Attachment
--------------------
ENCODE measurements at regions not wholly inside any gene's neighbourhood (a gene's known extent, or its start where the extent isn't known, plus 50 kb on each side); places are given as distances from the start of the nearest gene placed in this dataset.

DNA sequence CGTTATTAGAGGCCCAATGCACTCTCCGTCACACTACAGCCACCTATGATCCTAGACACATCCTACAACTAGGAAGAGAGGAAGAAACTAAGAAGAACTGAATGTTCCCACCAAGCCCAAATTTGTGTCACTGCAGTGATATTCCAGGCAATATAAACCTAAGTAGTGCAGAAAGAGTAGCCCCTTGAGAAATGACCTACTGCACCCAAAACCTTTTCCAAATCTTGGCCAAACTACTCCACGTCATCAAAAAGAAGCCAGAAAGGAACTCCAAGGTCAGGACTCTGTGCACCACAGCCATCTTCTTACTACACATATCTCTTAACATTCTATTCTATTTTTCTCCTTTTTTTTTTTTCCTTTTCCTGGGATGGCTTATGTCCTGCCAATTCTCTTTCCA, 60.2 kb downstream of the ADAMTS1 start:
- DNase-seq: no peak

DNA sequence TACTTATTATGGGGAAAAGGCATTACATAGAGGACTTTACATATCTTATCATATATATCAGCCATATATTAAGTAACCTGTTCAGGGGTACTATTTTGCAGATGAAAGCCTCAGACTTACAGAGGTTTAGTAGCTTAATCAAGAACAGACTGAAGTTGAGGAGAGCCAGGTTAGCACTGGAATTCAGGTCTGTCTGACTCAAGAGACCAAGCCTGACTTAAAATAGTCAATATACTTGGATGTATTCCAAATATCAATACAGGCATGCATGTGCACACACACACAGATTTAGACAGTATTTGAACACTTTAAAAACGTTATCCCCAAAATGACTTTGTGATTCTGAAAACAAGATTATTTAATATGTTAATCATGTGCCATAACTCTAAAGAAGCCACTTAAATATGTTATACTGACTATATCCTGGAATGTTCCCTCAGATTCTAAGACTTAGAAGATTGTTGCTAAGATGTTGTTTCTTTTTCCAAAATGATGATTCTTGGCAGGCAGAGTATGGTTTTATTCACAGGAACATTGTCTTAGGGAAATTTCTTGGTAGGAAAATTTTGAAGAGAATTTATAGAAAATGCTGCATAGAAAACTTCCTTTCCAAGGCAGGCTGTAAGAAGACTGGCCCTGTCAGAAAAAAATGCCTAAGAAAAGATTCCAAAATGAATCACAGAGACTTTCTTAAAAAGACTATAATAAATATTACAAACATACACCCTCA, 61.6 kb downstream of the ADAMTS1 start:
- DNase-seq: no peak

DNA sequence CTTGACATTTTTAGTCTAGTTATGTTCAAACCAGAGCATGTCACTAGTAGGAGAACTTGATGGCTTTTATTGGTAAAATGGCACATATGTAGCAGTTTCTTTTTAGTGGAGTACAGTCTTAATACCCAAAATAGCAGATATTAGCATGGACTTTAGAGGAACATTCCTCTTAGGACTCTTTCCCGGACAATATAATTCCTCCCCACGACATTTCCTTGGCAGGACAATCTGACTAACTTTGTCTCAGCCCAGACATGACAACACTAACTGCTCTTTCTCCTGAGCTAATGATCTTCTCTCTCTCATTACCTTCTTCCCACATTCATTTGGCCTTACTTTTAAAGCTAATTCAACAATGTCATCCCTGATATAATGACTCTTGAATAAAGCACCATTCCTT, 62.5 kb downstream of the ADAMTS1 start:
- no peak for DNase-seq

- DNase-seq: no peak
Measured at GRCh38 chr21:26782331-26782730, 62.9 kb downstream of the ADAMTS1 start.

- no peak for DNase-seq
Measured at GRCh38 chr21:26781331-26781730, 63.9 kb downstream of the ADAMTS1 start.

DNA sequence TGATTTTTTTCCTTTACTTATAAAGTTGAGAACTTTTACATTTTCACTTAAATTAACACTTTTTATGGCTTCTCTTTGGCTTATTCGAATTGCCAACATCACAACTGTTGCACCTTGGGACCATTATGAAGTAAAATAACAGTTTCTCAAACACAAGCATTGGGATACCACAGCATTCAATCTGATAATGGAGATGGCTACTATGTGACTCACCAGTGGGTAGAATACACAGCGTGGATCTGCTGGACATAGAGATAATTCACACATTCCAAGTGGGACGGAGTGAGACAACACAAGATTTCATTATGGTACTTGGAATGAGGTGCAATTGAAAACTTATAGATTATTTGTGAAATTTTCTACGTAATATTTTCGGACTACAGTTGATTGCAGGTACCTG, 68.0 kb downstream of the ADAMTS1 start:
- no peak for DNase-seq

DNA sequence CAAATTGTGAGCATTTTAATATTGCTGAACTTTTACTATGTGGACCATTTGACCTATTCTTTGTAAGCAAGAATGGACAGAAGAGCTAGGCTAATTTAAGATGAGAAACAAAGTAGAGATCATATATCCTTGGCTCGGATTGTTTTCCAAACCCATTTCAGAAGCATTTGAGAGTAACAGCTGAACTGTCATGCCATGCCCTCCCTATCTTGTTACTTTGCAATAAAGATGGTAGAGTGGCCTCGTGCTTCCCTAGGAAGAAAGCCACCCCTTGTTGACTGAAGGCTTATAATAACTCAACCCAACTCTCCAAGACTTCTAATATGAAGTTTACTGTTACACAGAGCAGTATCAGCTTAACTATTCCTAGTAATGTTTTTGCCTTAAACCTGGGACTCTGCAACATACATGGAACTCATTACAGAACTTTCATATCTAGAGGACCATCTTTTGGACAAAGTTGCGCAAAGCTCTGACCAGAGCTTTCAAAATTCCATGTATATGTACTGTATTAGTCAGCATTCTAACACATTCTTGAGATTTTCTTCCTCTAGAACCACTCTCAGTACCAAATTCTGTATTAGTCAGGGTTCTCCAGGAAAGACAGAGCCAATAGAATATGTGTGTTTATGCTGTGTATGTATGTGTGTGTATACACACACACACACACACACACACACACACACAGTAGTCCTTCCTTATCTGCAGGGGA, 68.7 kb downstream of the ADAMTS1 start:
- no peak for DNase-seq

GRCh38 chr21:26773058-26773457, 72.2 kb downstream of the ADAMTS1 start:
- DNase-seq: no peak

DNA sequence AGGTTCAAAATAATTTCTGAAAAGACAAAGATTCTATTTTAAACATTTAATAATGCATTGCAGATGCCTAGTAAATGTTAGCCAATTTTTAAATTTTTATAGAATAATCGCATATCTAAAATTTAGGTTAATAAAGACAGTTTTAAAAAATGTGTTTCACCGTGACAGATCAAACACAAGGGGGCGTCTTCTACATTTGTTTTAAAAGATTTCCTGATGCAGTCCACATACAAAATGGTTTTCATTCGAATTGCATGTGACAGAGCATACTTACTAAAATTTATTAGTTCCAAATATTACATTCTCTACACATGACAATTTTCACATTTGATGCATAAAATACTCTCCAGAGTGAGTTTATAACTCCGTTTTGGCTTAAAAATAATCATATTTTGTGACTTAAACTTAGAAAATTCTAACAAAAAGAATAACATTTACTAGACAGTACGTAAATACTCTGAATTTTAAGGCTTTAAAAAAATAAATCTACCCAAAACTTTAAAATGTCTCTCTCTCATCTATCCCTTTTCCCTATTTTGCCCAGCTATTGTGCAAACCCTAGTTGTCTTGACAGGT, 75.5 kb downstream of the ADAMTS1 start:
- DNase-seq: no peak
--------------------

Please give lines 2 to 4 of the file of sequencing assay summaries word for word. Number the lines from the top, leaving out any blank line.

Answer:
DNA sequence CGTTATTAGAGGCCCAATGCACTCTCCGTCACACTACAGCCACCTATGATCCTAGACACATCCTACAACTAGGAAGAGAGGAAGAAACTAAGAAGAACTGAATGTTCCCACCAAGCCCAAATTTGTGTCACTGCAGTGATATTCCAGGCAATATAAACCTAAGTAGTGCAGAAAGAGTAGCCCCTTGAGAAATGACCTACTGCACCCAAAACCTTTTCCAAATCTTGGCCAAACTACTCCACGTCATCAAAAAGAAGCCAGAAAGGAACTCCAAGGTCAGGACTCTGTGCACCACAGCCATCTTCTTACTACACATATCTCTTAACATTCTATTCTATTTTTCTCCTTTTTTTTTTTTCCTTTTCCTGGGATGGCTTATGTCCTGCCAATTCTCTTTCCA, 60.2 kb downstream of the ADAMTS1 start:
- DNase-seq: no peak

DNA sequence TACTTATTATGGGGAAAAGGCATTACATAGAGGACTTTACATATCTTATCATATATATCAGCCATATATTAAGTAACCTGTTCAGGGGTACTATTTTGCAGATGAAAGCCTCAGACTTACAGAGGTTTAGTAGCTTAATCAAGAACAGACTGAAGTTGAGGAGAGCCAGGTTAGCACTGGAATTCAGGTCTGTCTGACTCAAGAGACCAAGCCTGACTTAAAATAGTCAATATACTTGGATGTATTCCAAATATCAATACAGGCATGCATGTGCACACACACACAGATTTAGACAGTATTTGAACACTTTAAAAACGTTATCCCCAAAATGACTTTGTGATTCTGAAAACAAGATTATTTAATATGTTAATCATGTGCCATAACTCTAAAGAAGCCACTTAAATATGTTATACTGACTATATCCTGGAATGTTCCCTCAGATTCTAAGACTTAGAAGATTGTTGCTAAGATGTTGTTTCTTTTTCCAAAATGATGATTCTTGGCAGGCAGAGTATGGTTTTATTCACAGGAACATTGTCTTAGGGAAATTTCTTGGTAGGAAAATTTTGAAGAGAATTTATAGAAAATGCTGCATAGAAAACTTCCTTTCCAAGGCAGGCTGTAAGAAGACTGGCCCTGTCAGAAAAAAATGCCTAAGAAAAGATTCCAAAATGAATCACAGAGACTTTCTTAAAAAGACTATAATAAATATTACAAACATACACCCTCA, 61.6 kb downstream of the ADAMTS1 start: